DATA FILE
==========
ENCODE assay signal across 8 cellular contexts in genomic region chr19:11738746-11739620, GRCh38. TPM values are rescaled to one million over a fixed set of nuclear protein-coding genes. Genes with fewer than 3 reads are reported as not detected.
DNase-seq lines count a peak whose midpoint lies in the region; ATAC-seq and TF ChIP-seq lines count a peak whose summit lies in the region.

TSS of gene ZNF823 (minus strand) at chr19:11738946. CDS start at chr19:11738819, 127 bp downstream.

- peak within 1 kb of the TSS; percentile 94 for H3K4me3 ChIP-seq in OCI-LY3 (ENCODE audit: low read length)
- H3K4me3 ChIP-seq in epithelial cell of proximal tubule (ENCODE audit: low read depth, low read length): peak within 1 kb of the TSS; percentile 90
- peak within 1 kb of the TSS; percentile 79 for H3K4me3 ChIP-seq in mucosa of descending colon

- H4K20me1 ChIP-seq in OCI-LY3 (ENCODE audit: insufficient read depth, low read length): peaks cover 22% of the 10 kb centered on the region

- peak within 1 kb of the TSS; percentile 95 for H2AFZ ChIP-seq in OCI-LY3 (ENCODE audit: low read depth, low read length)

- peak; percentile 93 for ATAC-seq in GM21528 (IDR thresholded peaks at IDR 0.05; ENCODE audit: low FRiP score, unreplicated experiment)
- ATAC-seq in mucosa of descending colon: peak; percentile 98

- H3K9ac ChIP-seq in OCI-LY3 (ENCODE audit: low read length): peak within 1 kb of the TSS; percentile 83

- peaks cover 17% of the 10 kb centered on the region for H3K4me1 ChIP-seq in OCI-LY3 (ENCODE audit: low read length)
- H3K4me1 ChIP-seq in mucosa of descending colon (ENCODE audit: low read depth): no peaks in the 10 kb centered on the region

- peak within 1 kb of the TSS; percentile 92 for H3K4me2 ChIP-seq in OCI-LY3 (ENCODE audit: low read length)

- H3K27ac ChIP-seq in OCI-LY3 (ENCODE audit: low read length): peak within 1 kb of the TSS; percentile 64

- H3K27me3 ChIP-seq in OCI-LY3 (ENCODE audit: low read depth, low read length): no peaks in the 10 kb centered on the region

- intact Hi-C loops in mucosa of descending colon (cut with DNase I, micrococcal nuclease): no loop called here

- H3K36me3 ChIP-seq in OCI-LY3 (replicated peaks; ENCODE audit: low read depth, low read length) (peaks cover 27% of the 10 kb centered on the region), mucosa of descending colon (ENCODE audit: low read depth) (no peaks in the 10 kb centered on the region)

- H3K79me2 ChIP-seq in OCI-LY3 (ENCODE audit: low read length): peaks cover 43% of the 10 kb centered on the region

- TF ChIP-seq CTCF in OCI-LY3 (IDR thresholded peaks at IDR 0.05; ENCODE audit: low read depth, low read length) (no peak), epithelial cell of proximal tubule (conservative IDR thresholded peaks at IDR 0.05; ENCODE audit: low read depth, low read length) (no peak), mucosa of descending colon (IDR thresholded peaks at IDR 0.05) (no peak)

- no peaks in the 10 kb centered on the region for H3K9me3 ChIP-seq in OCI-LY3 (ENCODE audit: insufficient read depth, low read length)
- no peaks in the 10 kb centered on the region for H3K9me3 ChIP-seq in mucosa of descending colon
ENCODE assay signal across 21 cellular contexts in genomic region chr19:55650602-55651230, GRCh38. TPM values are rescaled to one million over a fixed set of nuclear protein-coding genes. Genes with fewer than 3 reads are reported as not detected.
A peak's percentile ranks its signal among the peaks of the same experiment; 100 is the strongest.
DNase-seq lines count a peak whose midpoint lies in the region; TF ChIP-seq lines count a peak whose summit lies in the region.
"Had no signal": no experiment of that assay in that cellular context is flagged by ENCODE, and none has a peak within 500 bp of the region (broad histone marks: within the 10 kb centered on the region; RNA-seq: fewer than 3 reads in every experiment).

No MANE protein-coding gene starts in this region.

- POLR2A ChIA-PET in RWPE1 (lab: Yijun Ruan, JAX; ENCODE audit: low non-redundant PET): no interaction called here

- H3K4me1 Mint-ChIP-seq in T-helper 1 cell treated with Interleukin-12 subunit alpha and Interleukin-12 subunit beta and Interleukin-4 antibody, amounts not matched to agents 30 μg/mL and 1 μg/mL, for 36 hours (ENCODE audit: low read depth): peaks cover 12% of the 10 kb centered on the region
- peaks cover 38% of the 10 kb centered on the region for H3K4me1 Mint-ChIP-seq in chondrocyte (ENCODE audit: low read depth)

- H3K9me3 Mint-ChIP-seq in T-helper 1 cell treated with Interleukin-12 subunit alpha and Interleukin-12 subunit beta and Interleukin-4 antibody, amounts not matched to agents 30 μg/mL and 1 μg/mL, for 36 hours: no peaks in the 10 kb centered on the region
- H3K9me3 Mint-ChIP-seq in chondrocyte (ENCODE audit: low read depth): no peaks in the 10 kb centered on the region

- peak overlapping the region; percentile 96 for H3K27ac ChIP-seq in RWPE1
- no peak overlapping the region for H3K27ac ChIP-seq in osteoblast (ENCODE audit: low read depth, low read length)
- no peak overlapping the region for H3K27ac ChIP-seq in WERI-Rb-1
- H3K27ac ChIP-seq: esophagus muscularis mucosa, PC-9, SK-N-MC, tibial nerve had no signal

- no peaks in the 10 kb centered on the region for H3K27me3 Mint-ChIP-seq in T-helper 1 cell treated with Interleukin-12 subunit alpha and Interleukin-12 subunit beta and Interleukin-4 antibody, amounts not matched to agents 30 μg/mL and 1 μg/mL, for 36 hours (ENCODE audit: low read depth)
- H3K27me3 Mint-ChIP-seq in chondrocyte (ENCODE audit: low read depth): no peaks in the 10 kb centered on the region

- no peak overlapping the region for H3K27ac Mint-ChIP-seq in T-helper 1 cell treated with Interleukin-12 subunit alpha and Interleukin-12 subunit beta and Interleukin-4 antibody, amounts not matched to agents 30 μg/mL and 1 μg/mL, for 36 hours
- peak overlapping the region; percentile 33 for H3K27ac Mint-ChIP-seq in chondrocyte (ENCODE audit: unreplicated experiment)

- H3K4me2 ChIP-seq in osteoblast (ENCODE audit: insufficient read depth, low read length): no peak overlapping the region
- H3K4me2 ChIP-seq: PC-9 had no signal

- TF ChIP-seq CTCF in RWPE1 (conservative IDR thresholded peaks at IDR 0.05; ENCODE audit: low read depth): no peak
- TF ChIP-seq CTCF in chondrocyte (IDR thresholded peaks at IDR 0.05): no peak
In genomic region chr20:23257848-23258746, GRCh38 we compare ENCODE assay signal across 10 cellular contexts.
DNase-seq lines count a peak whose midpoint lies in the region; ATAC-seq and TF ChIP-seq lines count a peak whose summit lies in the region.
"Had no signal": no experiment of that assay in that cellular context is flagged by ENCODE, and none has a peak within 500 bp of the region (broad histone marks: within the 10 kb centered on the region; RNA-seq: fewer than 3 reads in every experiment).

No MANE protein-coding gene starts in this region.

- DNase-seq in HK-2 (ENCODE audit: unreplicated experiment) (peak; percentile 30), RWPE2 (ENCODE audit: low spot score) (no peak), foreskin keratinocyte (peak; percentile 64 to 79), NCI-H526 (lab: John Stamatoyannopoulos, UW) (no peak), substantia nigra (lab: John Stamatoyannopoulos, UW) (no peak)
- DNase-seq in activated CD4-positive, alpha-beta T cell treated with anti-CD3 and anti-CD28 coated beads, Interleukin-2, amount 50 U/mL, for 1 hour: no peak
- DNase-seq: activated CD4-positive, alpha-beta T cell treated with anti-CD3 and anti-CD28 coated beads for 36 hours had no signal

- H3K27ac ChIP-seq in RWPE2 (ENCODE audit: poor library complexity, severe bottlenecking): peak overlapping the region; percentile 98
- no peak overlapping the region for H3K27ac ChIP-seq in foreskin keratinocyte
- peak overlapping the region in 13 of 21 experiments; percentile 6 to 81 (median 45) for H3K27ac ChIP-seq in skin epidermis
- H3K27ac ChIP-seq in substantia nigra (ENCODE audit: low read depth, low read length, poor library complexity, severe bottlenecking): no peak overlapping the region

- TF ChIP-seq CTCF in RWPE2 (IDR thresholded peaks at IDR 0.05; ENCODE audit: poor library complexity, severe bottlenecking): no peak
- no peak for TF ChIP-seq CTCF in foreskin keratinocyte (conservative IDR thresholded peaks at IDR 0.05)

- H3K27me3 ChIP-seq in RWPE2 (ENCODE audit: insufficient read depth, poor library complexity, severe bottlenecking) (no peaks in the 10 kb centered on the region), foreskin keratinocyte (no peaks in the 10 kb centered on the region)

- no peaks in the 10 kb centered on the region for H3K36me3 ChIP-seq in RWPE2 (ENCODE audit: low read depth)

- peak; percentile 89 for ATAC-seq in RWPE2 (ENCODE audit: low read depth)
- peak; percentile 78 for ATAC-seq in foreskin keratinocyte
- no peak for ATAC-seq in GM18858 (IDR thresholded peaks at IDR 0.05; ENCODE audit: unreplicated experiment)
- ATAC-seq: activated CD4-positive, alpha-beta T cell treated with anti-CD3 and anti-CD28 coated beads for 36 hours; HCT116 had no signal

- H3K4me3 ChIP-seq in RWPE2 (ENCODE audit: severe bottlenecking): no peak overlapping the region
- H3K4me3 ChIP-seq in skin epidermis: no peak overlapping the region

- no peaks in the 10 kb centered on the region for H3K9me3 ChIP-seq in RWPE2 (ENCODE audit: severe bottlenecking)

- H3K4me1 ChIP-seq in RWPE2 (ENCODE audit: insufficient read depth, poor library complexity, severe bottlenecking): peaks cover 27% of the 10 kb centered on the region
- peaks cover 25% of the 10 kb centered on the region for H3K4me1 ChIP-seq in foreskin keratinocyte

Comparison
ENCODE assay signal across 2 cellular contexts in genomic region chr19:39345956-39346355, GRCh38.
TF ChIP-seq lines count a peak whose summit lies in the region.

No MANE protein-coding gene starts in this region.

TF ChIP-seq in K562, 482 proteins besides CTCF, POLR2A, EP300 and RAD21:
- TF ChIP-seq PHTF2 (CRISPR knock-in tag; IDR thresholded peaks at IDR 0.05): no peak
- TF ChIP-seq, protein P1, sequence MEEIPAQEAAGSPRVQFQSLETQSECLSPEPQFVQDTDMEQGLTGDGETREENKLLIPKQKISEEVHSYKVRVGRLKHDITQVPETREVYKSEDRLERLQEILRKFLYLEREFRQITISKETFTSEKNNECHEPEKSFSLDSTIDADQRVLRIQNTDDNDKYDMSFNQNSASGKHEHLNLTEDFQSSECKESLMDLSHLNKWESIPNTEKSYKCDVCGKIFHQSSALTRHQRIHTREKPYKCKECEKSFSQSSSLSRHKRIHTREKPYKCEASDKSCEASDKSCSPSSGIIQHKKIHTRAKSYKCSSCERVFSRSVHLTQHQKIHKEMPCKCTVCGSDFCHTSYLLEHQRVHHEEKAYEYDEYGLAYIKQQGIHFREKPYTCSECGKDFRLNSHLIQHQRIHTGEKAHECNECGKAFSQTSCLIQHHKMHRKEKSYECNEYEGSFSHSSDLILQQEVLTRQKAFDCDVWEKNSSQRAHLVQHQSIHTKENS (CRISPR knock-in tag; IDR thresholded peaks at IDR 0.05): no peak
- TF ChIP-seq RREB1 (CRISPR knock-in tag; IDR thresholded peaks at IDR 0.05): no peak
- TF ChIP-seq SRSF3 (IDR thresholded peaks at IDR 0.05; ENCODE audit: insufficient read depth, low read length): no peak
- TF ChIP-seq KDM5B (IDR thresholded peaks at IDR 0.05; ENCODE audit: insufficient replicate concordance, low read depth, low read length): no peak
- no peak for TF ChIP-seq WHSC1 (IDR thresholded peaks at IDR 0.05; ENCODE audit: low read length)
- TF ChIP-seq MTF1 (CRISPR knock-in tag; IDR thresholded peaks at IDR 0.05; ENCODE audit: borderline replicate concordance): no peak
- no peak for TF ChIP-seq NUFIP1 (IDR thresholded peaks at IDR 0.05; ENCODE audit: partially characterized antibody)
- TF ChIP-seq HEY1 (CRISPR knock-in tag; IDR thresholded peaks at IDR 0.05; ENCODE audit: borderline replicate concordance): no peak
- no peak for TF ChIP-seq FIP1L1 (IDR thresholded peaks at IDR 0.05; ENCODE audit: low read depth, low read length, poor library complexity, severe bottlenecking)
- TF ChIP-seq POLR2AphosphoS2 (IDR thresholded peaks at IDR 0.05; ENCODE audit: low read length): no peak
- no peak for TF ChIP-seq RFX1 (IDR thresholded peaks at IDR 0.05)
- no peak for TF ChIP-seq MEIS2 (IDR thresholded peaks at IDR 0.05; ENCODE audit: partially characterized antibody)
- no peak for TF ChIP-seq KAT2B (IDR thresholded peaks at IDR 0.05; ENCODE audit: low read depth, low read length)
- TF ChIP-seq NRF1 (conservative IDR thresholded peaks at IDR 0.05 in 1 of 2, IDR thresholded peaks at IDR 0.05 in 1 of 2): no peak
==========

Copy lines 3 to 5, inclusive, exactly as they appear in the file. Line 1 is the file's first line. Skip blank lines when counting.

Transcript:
TSS of gene ZNF823 (minus strand) at chr19:11738946. CDS start at chr19:11738819, 127 bp downstream.

- peak within 1 kb of the TSS; percentile 94 for H3K4me3 ChIP-seq in OCI-LY3 (ENCODE audit: low read length)
- H3K4me3 ChIP-seq in epithelial cell of proximal tubule (ENCODE audit: low read depth, low read length): peak within 1 kb of the TSS; percentile 90